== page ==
Editor's note: David Abramowitz is Vice President, Policy & Government Relations for Humanity United and Director of the Alliance to End Slavery and Trafficking (ATEST), a coalition of U.S.-based human rights organizations working to end modern slavery and human trafficking in the United States and around the world. ATEST recently issued “The Path to Freedom,” a road map for the second-term Obama Administration to follow as it works to fulfill its commitment to eliminate modern slavery.
By David Abramowitz, Special for CNN
(CNN) - It’s been 150 years since President Lincoln’s Emancipation Proclamationdeclared in the midst of the U.S. Civil War that all slaves “shall be free.”
Today, the word “slavery” still conjures up horrifying images and stomach-churning thoughts about the most disgraceful days in U.S. history.
This shamefully evil chapter still cannot be fully explained, because no facts can possibly answer how humanity allowed it to happen, and why we didn’t stop it sooner.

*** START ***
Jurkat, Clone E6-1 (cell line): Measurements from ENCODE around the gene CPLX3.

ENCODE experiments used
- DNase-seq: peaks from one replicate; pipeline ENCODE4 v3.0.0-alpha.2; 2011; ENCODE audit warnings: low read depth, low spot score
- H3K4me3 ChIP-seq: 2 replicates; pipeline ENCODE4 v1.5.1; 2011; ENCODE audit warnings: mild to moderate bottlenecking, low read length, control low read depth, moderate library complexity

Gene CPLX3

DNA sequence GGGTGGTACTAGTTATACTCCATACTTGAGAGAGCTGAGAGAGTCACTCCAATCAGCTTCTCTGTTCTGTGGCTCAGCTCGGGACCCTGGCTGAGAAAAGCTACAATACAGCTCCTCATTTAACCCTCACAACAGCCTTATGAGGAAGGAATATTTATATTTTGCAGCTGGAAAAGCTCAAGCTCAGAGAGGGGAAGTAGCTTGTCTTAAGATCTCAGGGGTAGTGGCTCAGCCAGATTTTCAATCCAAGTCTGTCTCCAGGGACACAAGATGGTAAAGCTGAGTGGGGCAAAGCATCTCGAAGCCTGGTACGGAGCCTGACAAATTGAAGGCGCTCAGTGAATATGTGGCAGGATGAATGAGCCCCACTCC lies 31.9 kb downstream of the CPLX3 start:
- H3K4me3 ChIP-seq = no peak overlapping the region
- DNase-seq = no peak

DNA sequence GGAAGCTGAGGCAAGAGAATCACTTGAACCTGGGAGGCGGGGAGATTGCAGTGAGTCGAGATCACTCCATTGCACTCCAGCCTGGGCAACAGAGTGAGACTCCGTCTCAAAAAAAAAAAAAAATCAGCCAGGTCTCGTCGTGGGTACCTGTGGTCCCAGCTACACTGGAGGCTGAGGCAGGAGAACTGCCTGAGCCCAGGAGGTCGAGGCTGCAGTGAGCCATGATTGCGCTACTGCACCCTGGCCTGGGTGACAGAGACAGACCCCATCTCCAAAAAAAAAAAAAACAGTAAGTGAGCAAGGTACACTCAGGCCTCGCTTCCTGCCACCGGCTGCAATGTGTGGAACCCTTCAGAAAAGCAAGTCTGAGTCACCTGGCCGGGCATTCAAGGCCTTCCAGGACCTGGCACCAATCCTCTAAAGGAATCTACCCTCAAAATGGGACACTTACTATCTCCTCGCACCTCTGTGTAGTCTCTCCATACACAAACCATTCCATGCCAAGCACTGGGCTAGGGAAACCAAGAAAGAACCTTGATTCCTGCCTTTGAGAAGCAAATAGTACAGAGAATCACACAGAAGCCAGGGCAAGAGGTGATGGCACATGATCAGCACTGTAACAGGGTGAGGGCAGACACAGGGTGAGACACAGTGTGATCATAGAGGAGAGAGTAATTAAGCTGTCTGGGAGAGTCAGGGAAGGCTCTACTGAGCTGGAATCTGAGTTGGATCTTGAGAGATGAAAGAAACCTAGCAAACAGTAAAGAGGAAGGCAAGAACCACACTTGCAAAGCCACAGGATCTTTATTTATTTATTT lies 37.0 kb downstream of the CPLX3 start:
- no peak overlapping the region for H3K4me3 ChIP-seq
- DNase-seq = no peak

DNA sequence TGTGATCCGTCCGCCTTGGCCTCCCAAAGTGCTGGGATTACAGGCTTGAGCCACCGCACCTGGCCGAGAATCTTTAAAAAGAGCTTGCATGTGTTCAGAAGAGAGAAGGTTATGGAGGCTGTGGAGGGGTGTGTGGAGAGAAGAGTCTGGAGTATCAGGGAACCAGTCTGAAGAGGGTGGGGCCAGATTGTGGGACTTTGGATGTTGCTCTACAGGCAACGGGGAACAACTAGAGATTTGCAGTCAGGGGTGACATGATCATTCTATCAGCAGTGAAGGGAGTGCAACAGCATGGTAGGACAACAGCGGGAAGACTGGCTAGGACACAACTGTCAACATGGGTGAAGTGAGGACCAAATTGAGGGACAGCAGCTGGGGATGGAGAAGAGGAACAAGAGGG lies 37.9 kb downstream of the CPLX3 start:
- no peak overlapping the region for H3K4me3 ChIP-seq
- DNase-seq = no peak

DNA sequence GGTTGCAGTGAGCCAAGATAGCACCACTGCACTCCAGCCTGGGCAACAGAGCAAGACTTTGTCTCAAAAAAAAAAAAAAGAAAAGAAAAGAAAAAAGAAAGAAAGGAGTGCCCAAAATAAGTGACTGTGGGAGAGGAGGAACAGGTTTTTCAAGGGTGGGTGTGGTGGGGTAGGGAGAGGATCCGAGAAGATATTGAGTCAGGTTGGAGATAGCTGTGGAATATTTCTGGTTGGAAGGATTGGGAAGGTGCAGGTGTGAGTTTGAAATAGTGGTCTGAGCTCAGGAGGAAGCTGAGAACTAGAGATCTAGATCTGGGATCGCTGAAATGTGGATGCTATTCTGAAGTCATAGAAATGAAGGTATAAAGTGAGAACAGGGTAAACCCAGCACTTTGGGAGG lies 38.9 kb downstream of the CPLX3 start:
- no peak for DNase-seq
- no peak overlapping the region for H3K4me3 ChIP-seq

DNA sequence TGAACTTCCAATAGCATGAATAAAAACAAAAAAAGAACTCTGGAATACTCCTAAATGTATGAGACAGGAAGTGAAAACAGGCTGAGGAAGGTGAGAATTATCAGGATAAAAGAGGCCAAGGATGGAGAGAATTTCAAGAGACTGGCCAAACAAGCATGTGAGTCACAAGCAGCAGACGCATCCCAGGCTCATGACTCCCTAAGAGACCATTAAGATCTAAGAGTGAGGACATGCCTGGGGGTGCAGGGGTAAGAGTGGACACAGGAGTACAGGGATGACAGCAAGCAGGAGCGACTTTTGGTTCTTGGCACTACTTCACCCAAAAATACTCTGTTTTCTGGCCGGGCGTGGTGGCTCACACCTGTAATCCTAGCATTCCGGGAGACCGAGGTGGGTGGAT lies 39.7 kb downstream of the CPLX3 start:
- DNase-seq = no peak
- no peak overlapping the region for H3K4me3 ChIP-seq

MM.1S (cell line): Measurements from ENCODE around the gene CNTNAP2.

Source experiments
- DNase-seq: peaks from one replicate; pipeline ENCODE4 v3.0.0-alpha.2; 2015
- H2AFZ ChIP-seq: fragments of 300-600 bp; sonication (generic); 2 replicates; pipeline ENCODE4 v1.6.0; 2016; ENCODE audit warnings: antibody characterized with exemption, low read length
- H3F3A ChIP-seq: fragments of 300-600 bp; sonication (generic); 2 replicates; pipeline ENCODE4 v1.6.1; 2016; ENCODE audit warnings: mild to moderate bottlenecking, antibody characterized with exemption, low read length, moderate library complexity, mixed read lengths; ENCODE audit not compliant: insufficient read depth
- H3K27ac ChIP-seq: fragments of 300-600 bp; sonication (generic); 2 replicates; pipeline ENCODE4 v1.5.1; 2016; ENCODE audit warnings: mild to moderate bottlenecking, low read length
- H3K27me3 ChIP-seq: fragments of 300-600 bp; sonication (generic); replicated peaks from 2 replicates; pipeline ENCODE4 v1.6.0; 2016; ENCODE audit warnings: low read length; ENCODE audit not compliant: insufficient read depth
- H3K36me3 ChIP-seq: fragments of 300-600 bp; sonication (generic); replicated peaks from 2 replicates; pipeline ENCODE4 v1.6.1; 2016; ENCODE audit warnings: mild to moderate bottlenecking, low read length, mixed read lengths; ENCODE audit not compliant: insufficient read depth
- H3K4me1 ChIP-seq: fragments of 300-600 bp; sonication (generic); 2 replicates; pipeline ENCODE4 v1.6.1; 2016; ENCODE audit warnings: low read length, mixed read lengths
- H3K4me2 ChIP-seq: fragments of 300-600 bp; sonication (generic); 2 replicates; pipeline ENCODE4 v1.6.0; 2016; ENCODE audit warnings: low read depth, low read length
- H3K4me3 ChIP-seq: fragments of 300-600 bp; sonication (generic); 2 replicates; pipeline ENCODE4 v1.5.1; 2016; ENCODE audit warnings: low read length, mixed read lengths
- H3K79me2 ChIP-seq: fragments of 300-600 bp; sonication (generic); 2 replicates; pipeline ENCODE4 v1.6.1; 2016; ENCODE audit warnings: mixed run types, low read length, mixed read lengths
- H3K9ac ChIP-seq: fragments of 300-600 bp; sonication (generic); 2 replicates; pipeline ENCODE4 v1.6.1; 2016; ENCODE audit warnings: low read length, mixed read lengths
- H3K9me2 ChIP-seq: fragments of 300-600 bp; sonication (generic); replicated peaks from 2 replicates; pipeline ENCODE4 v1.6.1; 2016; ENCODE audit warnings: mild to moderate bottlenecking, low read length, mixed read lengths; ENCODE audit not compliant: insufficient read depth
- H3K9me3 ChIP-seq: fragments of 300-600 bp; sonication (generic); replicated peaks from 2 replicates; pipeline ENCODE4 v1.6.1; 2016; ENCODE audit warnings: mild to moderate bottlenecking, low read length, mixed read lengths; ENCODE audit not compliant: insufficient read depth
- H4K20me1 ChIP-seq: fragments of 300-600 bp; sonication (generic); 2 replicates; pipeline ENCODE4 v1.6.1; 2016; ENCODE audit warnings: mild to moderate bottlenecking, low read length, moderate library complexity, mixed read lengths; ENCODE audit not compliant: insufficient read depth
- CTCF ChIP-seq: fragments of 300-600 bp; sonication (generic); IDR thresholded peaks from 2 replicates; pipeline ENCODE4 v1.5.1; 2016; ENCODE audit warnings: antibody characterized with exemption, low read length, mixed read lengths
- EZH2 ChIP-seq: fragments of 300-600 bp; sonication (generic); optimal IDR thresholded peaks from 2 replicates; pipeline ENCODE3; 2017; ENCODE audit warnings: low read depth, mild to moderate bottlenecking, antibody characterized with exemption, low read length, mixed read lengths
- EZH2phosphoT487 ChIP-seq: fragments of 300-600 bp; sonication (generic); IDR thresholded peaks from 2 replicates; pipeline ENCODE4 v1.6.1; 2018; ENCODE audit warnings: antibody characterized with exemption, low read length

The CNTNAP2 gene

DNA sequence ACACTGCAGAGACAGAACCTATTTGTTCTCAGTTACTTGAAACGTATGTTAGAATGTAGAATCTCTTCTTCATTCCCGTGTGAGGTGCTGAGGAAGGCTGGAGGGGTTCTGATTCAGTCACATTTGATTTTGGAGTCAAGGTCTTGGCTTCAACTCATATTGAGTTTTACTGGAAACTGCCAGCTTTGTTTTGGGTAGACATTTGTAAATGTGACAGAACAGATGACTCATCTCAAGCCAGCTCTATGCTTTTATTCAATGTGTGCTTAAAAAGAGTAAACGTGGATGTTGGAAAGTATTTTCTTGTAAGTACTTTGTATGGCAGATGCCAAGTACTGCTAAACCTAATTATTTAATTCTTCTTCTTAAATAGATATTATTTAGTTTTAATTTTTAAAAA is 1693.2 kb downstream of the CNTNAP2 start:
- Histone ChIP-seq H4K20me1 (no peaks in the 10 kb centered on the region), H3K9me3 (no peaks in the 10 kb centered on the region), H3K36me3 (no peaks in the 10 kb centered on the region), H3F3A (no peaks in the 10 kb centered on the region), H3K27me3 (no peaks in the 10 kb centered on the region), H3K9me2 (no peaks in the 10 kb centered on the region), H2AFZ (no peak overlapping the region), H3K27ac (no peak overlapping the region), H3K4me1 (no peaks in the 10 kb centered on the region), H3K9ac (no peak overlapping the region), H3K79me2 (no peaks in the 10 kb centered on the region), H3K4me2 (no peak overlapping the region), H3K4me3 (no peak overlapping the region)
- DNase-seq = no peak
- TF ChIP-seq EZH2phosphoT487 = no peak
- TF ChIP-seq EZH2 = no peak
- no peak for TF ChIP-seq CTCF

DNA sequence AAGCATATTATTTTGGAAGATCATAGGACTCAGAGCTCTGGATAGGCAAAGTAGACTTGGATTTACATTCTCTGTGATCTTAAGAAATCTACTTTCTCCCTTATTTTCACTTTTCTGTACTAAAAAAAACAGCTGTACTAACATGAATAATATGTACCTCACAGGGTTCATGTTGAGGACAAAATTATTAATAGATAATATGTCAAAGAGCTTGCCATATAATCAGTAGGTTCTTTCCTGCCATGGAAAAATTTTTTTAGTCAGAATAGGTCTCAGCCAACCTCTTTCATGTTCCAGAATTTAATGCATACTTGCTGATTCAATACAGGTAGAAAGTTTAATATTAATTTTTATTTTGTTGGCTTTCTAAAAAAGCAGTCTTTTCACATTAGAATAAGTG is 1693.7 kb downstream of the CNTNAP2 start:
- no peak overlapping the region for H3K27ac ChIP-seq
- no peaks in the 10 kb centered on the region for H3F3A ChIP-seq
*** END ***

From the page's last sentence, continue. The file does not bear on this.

Similar questions haunt the United States and countries around the world today – how has slavery evolved into a multi-billion dollar illicit global industry, overshadowed only by drugs?
Perhaps we turned a blind eye because modern slavery looks so different than it did in 1863, when it was largely in the open.
Modern-day slavery manifests itself in many new and nuanced forms, often described in the 21st century as forced labor or human trafficking. Or perhaps we turned a blind eye because we can’t conceive how slavery can persist in 2013.
Human trafficking is viewed worldwide as morally reprehensible, and slavery is illegal in every country.
As a result, modern slavery is underground and masked so well that we may not recognize it in our own communities. For example, construction workers, housekeepers, farm workers and too many others in low-paying industries are brought to the United States by labor brokers who promised a job, but enslaved them instead.
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